Dr. Ann Huffman and Dr. Heidi Wayment were recently awarded a $1.4 million Department of Defense grant for their research on Psychological Health and Resilience of Military Personnel. Previous work on the “quiet ego,” a concept developed by Wayment and Bauer in 2008, has demonstrated numerous benefits of a quiet ego, including personal growth and a greater compassion for the self and others (Wayment et al., 2015). Based on this work, Huffman and Wayment will develop a brief self-management app-based intervention that reminds individuals of the characteristics of a self-identity rooted in balance and growth (Wayment & Bauer, 2017). The long-range goal of their work is to improve the quality of life for military personnel. Their research includes a three-phased study, in which they first experimentally examine how well the adaptation of an innovative, brief, non-religious, self-management intervention strengthens pe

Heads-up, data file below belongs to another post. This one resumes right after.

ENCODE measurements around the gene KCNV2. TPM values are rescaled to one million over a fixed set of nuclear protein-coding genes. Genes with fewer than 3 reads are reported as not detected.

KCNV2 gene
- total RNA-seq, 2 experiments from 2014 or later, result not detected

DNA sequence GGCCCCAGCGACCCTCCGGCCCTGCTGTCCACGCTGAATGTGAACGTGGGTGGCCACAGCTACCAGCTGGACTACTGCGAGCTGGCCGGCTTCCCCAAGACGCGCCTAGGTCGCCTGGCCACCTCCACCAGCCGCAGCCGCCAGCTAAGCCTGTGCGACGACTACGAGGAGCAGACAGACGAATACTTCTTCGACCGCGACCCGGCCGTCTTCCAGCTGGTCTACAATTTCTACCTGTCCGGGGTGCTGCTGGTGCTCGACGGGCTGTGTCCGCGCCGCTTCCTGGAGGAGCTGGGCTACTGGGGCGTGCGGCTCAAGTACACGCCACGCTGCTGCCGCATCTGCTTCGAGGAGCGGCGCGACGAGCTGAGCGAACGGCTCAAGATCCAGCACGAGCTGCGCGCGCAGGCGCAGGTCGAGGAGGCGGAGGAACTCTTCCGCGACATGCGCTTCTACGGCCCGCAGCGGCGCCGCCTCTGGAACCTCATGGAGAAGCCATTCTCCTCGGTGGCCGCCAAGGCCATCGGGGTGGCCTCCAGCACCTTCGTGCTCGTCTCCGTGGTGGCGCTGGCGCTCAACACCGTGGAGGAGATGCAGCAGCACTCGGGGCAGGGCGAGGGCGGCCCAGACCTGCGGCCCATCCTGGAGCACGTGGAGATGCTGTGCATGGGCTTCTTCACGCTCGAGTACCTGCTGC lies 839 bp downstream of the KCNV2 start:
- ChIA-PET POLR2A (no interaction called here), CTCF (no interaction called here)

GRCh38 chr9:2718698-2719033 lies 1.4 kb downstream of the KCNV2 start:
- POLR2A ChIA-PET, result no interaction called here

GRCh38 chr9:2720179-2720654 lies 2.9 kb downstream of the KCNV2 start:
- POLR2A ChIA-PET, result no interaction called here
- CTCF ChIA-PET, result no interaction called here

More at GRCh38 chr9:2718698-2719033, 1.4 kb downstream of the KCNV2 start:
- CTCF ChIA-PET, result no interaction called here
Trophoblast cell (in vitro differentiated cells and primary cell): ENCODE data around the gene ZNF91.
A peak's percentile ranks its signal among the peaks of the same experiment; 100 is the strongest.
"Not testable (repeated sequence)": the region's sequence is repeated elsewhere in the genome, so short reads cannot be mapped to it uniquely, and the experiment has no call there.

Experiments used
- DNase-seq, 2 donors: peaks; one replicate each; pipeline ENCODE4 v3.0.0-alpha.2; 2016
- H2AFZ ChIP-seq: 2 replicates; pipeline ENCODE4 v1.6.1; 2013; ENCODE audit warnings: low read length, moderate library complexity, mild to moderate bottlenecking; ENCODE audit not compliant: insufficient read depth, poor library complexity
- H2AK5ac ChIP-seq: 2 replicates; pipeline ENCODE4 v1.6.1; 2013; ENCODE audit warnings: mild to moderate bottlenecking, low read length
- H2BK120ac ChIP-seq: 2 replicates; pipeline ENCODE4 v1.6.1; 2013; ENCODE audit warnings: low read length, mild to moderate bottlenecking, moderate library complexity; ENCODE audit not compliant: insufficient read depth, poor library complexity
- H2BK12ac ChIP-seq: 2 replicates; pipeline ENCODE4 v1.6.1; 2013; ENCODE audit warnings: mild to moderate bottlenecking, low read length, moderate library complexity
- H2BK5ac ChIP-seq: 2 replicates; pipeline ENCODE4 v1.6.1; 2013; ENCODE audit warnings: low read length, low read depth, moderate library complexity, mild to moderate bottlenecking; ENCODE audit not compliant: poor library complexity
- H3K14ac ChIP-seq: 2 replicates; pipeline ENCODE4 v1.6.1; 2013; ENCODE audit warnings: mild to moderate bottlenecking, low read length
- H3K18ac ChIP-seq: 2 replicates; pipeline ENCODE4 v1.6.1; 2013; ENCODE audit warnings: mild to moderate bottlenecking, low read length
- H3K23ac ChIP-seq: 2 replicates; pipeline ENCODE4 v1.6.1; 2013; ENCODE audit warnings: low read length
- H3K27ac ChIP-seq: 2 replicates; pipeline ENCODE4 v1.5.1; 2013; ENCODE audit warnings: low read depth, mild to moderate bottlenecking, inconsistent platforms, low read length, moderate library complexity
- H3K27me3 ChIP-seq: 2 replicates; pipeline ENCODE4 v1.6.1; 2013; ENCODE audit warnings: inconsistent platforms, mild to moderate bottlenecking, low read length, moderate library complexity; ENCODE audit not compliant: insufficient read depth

rsonal and occupational resources in a military occupational setting. The research will conclude with a large-scale experiment assessing the effectiveness of the intervention. Huffman and Wayment state that the research responds to multiple calls for research on the development of interventions for military personnel and is especially relevant for military population because it capitalizes on an adaptable set of self-management strategies that can prepare military personnel to deal with all types of work and family stressors, not just specific demands (e.g., only combat exposure), nor specific disabilities (e.g., TBI). They describe the phone-based intervention as a dynamic form of self-management that will improve behavioral outcomes, health, and resilience among military personnel as they cope with stressors in different military environments and in different phases of the stress process.